- Original article
- Open Access
Simultaneous 13N-Ammonia and gadolinium first-pass myocardial perfusion with quantitative hybrid PET-MR imaging: a phantom and clinical feasibility study
European Journal of Hybrid Imagingvolume 3, Article number: 15 (2019)
Positron emission tomography (PET) is the non-invasive reference standard for myocardial blood flow (MBF) quantification. Hybrid PET-MR allows simultaneous PET and cardiac magnetic resonance (CMR) acquisition under identical experimental and physiological conditions. This study aimed to determine feasibility of simultaneous 13N-Ammonia PET and dynamic contrast-enhanced CMR MBF quantification in phantoms and healthy volunteers.
Images were acquired using a 3T hybrid PET-MR scanner. Phantom study: MBF was simulated at different physiological perfusion rates and a protocol for simultaneous PET-MR perfusion imaging was developed. Volunteer study: five healthy volunteers underwent adenosine stress. 13N-Ammonia and gadolinium were administered simultaneously. PET list mode data was reconstructed using ordered subset expectation maximisation. CMR MBF was quantified using Fermi function-constrained deconvolution of arterial input function and myocardial signal. PET MBF was obtained using a one-tissue compartment model and image-derived input function.
Phantom study: PET and CMR MBF measurements demonstrated high repeatability with intraclass coefficients 0.98 and 0.99, respectively. There was high correlation between PET and CMR MBF (r = 0.98, p < 0.001) and good agreement (bias − 0.85 mL/g/min; 95% limits of agreement 0.29 to − 1.98). Volunteer study: Mean global stress MBF for CMR and PET were 2.58 ± 0.11 and 2.60 ± 0.47 mL/g/min respectively. On a per territory basis, there was moderate correlation (r = 0.63, p = 0.03) and agreement (bias − 0.34 mL/g/min; 95% limits of agreement 0.49 to − 1.18).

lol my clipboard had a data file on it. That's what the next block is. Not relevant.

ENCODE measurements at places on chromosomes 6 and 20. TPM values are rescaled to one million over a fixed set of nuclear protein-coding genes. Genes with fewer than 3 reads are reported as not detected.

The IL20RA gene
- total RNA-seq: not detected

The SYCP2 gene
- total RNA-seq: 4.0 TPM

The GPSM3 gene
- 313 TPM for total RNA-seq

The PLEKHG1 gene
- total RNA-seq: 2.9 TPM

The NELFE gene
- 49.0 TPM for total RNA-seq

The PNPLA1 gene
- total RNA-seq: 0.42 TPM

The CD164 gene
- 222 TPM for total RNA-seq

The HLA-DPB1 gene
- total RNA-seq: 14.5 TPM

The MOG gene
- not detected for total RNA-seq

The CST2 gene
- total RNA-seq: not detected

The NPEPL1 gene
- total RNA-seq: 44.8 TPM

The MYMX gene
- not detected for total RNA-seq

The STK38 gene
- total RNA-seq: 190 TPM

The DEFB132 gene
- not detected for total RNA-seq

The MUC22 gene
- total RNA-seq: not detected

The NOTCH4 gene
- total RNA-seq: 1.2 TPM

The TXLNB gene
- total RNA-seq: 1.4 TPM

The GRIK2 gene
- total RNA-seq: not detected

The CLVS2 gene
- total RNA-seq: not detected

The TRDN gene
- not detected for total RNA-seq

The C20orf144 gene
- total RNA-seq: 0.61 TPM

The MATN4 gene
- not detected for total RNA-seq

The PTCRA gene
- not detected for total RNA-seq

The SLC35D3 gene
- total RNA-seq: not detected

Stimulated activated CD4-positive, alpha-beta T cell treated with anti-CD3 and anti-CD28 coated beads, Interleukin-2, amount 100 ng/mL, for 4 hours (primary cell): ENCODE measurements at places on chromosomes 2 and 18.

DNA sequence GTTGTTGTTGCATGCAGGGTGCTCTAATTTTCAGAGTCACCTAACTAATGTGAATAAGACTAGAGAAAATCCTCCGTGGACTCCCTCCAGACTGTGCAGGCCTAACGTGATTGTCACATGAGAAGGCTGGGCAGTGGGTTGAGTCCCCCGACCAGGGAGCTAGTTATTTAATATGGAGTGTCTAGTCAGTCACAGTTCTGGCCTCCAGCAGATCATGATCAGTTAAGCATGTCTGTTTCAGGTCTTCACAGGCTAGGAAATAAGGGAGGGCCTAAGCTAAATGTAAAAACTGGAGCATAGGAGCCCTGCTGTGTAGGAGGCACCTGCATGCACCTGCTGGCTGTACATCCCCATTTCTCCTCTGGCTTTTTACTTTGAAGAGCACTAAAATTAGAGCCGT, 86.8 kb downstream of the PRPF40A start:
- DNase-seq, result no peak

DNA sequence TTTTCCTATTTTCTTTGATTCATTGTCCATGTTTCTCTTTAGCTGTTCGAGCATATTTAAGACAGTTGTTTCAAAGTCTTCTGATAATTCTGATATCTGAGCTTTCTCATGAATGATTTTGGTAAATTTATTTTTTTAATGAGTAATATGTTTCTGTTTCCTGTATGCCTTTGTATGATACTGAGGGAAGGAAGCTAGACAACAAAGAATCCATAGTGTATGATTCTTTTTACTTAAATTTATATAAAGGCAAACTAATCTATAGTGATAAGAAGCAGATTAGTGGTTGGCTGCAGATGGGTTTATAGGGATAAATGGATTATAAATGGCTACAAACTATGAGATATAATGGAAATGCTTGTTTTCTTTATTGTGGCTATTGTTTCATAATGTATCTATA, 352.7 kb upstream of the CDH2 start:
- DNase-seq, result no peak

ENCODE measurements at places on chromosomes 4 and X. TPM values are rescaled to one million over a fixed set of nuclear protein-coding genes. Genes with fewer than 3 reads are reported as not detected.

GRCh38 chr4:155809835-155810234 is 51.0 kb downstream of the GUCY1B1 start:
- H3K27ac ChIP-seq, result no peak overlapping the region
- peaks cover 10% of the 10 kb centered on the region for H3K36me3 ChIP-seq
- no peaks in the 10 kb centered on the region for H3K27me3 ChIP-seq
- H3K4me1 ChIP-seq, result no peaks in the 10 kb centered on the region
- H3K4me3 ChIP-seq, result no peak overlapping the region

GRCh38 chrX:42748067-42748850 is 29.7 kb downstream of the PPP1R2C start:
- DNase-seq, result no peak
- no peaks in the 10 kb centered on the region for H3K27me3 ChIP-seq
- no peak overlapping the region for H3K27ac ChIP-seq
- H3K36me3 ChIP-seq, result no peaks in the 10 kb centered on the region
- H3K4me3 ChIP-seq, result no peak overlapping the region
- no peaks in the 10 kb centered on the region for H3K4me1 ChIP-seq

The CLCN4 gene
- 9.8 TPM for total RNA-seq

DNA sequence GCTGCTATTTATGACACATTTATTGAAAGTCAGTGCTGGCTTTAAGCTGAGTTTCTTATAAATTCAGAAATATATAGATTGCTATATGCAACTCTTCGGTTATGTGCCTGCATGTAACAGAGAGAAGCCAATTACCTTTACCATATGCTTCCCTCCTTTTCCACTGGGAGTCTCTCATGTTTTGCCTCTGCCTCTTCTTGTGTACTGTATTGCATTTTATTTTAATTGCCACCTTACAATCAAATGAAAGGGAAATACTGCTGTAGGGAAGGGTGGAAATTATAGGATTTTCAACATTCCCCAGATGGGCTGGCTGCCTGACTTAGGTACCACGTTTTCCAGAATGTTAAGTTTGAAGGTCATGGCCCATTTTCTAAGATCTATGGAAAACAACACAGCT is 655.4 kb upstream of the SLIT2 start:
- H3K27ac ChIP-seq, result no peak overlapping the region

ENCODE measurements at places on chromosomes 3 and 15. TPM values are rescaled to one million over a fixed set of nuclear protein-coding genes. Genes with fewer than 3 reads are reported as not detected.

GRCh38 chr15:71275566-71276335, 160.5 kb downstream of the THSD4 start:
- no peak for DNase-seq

Simultaneous MBF quantification using hybrid PET-MR imaging is feasible with high test repeatability and good to moderate agreement between PET and CMR. Future studies in coronary artery disease patients may allow cross-validation of techniques.
Positron emission tomography (PET) is considered the non-invasive reference standard for the quantification of absolute myocardial blood flow (MBF) (Bratis et al. 2013). Quantification with PET has proven diagnostic (Farhad et al. 2013) and prognostic value in patients with coronary artery disease (CAD) (Herzog et al. 2009). Quantification of MBF is also feasible with CMR (Jerosch-Herold 2010), although it often involves time-consuming and expert post-processing analysis that has hampered widespread uptake in clinical routine. Fully automated methods for CMR-derived MBF quantification with free breathing, motion corrected methods are now available and have been tested in healthy volunteers with good reproducibility (Brown et al. 2018) and agreement with 13N-Ammonia PET (Engblom et al. 2017). In recent observational studies, fully automated CMR pixel-wise MBF measurements showed good diagnostic accuracy in patients with suspected CAD (Hsu et al. 2018; Knott et al. 2019; Kotecha et al. 2019).